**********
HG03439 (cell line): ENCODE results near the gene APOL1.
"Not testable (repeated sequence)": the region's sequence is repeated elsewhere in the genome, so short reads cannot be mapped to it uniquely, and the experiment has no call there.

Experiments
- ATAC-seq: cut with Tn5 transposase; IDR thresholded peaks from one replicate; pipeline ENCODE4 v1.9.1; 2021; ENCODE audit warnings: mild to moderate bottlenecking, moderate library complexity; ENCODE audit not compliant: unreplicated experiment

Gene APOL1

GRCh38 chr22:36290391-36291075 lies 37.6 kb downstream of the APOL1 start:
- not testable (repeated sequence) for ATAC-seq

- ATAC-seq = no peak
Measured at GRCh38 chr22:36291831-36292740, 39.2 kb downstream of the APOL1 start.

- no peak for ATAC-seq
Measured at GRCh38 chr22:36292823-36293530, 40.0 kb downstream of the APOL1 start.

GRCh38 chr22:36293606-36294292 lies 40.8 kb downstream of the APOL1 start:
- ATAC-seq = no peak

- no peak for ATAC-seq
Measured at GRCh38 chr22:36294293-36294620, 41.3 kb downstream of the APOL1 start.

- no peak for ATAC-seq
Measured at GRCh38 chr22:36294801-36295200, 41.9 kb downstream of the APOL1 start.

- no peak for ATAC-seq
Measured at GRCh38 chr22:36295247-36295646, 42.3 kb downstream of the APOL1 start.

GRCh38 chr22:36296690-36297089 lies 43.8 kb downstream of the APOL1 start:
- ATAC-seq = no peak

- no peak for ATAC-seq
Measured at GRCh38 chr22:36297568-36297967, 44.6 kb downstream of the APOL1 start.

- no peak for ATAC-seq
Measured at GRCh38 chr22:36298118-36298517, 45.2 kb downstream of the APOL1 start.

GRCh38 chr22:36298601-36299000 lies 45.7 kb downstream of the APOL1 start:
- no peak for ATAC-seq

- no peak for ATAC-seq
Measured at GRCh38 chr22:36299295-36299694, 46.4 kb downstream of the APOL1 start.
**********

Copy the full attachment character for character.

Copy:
HG03439 (cell line): ENCODE results near the gene APOL1.
"Not testable (repeated sequence)": the region's sequence is repeated elsewhere in the genome, so short reads cannot be mapped to it uniquely, and the experiment has no call there.

Experiments
- ATAC-seq: cut with Tn5 transposase; IDR thresholded peaks from one replicate; pipeline ENCODE4 v1.9.1; 2021; ENCODE audit warnings: mild to moderate bottlenecking, moderate library complexity; ENCODE audit not compliant: unreplicated experiment

Gene APOL1

GRCh38 chr22:36290391-36291075 lies 37.6 kb downstream of the APOL1 start:
- not testable (repeated sequence) for ATAC-seq

- ATAC-seq = no peak
Measured at GRCh38 chr22:36291831-36292740, 39.2 kb downstream of the APOL1 start.

- no peak for ATAC-seq
Measured at GRCh38 chr22:36292823-36293530, 40.0 kb downstream of the APOL1 start.

GRCh38 chr22:36293606-36294292 lies 40.8 kb downstream of the APOL1 start:
- ATAC-seq = no peak

- no peak for ATAC-seq
Measured at GRCh38 chr22:36294293-36294620, 41.3 kb downstream of the APOL1 start.

- no peak for ATAC-seq
Measured at GRCh38 chr22:36294801-36295200, 41.9 kb downstream of the APOL1 start.

- no peak for ATAC-seq
Measured at GRCh38 chr22:36295247-36295646, 42.3 kb downstream of the APOL1 start.

GRCh38 chr22:36296690-36297089 lies 43.8 kb downstream of the APOL1 start:
- ATAC-seq = no peak

- no peak for ATAC-seq
Measured at GRCh38 chr22:36297568-36297967, 44.6 kb downstream of the APOL1 start.

- no peak for ATAC-seq
Measured at GRCh38 chr22:36298118-36298517, 45.2 kb downstream of the APOL1 start.

GRCh38 chr22:36298601-36299000 lies 45.7 kb downstream of the APOL1 start:
- no peak for ATAC-seq

- no peak for ATAC-seq
Measured at GRCh38 chr22:36299295-36299694, 46.4 kb downstream of the APOL1 start.